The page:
Hey Perfectly Imperfect Pupil of Pulchritude–
I was kiiiindofa perfectionistic piano lesson disastah when I was a wee boy child.
You see, I had this ear. 👂🎹
It could hear a little ditty, and I’d run over to the Baldwin upright in our living room and plunk it out.
So when my septuagenarian sage piano teacher Mrs. Mildred Roberston played the new song of the week from my John Thompson’s Teaching Little Fingers to Play, I’d hop into the blue vinyl backseat of my mama’s Ford Fairmont station wagon with “Beautiful Dreamer” fixed firmly in my musical mind.
I faked Mrs. R out for a good year and a half until the Clementi Sonatinas came into the picture.
As I struggled through the first movement of one of these gems, Mrs. Mildred looked over at me and said, “You can’t read music, can you?”
I mean, give me four minutes to count G-B-D-F-A up the bass clef, and I might be able to identify that round dot on the third line.
Give me a little more time, and I could tell you how many beats.
But the answer was nope. I was relying on my trusty ear, and the infuriating dots and lines just needed to cooperate with MAY!
It was a child ego-imposed system fraught with much frustration.
Enter my perfectionist period. (still happening ps)
It looked like this: Little Dan would begin to play a piece. 🎹🙂
Measure thirteen, little Dan would play a wrong note. ❌😖
Little Dan would begin the piece from the beginning 🎹😬and make the same mistake on measure thirteen. ❌😤
Little Dan would begin the piece from the beginning again. 🎹😠
Little Dan got very good at the beginnings of songs.
Mrs. Robertson would all but bang her forehead against her studio upright when I’d insist on my da capo addiction.
“Just pause there and work on the part you’re having trouble with,” she admonished.
That was much too existentially painful. No thanks. From the top, people.
So when BOTH of my sons insist that they return to the top of the staircase so that they can descend on their own power instead of Daddy carrying them down halfway or wrestle with the Sisyphean futility of reunifying a broken banana, I see that my penchant for the perfect is indeed genetic.
Where’s your I-have-to-start-at-the-beginning-of-Für-Elise-again moment happening?
Or do you do the other thing I do? Ignore the priority task that’s super frustrating and start making a spreadsheet to make yourself feel productive?
I know all the tricks.
When it comes to songs, how does this show up for you? A technical snag or super tricky notes and rhythms you’d rather fudge than learn?
The time period from can’t do yet to I’ve got a handle on this can be a real dooze.
Because it’s full of unknowns, and our brains HATE unknowns.
They send out danger death signals whenever we encounter something that can’t connect safe and sound to past context.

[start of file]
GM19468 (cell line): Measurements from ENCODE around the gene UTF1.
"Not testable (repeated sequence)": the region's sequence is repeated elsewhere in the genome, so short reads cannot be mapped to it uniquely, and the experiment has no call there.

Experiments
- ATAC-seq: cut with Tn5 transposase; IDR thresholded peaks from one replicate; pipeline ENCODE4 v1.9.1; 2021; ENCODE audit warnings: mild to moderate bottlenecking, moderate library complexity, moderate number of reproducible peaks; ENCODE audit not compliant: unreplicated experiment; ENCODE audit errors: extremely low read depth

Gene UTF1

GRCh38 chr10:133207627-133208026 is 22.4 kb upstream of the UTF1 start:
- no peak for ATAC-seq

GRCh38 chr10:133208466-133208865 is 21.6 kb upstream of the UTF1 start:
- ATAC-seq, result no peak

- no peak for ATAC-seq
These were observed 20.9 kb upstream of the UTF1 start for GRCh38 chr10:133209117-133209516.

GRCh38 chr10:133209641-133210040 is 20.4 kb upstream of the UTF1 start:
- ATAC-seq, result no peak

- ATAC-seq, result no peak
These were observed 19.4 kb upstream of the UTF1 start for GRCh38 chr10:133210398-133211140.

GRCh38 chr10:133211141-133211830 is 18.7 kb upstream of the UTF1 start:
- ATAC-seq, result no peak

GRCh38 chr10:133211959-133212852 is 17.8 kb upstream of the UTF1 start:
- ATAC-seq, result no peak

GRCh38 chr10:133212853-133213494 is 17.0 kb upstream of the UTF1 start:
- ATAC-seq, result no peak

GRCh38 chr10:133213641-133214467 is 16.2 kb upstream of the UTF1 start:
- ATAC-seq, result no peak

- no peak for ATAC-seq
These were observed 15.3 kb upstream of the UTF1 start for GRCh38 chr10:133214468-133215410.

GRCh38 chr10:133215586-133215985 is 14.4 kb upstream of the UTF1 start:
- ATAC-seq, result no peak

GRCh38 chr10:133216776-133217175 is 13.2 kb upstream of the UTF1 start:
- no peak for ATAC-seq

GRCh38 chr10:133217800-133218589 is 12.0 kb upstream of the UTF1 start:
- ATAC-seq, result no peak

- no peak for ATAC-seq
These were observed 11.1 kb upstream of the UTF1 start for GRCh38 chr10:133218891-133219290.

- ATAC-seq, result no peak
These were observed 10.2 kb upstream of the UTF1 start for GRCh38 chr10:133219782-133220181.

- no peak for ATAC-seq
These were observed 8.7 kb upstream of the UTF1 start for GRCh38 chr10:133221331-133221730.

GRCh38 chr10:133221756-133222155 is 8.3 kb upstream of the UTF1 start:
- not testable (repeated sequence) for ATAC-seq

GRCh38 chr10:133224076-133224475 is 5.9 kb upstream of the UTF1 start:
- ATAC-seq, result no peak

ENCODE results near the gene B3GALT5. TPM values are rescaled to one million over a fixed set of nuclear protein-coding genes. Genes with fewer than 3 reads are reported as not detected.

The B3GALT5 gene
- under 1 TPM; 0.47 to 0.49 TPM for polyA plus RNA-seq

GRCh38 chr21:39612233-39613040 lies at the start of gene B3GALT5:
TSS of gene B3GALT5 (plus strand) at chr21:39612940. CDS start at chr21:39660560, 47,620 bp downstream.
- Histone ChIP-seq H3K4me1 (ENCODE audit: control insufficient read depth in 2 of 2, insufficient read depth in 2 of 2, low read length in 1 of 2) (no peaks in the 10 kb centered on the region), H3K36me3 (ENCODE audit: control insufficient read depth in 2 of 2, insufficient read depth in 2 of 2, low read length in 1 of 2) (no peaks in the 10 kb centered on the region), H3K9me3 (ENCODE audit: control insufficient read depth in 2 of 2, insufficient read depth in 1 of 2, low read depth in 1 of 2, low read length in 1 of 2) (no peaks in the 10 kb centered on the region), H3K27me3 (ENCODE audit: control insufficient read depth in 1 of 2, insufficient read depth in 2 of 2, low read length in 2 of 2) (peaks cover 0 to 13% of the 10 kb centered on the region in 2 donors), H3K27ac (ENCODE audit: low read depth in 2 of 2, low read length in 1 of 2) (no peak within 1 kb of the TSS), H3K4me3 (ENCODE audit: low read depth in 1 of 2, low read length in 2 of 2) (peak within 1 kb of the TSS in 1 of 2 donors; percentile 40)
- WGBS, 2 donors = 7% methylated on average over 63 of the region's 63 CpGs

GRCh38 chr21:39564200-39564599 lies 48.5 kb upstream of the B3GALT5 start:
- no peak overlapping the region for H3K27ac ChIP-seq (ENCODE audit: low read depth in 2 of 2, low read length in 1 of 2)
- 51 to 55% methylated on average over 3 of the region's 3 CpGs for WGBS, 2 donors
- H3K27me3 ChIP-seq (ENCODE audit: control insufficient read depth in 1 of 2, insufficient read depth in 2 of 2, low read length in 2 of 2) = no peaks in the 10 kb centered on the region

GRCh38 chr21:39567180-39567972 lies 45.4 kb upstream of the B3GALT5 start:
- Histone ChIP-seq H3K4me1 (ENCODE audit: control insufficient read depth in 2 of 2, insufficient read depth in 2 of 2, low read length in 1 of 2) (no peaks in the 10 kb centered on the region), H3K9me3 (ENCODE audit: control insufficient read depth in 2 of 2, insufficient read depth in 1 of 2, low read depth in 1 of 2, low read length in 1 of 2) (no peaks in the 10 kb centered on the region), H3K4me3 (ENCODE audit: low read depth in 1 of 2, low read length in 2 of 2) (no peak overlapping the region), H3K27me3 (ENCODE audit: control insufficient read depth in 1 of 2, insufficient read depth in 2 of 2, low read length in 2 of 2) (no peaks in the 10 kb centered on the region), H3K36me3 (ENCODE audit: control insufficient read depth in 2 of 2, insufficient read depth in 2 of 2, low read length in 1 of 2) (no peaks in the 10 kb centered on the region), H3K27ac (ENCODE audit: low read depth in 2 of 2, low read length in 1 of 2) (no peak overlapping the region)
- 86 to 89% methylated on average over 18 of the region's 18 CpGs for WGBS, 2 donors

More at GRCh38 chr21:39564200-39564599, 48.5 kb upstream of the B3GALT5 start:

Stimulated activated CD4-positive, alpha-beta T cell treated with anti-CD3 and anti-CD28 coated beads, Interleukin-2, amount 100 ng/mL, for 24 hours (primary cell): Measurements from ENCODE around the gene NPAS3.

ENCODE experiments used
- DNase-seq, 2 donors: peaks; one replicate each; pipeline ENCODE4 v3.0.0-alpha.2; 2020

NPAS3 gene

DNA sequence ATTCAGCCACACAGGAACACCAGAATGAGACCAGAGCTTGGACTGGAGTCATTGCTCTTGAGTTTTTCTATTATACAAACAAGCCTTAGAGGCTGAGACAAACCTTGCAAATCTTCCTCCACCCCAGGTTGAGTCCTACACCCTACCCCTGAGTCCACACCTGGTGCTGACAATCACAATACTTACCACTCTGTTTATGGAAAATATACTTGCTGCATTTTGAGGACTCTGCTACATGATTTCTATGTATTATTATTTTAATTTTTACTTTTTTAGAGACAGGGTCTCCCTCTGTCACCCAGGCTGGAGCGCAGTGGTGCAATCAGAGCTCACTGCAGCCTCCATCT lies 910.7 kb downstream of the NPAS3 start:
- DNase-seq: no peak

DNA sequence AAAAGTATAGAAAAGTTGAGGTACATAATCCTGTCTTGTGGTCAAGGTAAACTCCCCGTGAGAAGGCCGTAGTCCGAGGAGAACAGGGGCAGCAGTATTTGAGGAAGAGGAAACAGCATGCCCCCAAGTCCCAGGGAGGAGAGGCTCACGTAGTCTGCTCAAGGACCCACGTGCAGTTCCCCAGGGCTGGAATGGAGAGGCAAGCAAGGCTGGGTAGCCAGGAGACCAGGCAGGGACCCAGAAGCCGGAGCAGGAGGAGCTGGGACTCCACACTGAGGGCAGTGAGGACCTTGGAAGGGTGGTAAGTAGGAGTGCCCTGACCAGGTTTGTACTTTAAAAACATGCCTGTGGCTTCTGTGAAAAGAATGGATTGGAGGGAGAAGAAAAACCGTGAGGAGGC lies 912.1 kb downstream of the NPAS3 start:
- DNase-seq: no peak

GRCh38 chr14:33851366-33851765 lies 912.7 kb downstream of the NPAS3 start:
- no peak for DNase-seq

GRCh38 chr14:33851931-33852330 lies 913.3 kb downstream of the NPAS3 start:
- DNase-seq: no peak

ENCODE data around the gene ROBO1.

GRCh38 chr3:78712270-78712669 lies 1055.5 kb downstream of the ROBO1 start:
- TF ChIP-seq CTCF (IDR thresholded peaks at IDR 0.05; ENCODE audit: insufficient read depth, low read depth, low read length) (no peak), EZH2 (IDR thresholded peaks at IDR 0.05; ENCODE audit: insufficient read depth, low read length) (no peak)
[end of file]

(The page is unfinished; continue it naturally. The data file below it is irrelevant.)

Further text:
So when you’re tryina make a sound you’ve never made before, your brain is certainly gonna say “We haven’t done this! This is new! Danger! Who are you, even???” 😳
Anything in life that presents ignorance puts us in this awkward newborn fawn walk. We wobble and find our way, but eventually we’re leaping and bounding over logs and creeks. The fawn’s quicker at it, though.
So here’s your encouragement to nestle right into measure thirteen and see what’s up there.
Practice your hands separately. Give your brain time to connect that dot on the third line of the bass clef to your left pinky.
And trust that if you show up to your work every day and practice with smarts and wisdom, you’re gonna end up somewhere great and full of discoveries that you didn’t know you were gonna make.
It always happens like that. That I do know.
No matter what, remember that there’s only one you, and folks need to hear the story only you can sing.
ps Hey guess what. I have a clue about what my BoCo teaching skedge is gonna be, so if you need some help with measure 13, I’m Zoom-able to fix all your vocal probs.
Email me here (firstname.lastname@example.org), and we’ll set up a time to make you feel a lot better about life.
pps I’m also gearing up to get a NYC workshop rolling in October. 🎃🏙
We’ll pick a song or two that sangs your unique and effortless energy. We’ll Zoom about it a couple times, then I’ll come to the Citay, work with you one-on-one. And we’ll meet as a group for some communal song magic.
I’ve got a list of interested folk, so please email me if you wanna join me in New York, and I’ll make sure you get all the pertinents.
ppps If you read this far, you’re the best, and you get this quote dessert from brilliant artist writer human Anne Lamott, from her book Bird by Bird.